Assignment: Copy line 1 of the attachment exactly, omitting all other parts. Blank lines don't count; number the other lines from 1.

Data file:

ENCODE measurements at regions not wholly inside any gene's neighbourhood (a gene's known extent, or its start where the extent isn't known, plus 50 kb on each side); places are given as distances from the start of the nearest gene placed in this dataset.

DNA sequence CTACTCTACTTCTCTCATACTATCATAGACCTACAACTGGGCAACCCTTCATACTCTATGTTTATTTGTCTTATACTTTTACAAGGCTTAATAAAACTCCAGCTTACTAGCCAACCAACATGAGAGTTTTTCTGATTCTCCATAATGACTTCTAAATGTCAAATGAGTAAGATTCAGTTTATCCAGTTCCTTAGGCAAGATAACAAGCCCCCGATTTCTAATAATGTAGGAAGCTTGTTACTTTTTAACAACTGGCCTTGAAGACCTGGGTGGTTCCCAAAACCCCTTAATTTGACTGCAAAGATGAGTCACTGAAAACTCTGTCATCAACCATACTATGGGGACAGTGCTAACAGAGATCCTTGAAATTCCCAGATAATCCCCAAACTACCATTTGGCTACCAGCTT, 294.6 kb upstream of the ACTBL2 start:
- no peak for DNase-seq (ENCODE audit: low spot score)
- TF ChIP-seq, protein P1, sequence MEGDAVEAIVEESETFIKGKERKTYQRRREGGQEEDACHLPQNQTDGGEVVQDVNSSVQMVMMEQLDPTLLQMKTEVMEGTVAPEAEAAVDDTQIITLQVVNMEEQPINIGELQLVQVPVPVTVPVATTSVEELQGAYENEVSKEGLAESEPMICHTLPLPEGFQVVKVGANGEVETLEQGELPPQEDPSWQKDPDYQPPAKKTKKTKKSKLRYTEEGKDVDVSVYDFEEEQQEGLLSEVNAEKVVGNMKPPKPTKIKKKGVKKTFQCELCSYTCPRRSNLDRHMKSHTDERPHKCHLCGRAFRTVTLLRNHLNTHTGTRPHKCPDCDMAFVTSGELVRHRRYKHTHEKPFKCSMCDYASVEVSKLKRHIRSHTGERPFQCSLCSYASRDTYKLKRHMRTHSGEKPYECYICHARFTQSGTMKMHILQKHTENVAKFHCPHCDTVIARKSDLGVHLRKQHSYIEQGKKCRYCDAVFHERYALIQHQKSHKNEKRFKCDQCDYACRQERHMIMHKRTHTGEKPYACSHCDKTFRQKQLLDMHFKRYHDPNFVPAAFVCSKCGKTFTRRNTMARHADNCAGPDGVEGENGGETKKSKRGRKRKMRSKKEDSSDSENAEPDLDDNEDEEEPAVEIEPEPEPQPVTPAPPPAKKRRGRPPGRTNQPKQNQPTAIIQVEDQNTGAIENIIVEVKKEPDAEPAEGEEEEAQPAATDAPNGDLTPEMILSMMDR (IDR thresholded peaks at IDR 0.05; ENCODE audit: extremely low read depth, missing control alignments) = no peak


ENCODE measurements at regions not wholly inside any gene's neighbourhood (a gene's known extent, or its start where the extent isn't known, plus 50 kb on each side); places are given as distances from the start of the nearest gene placed in this dataset.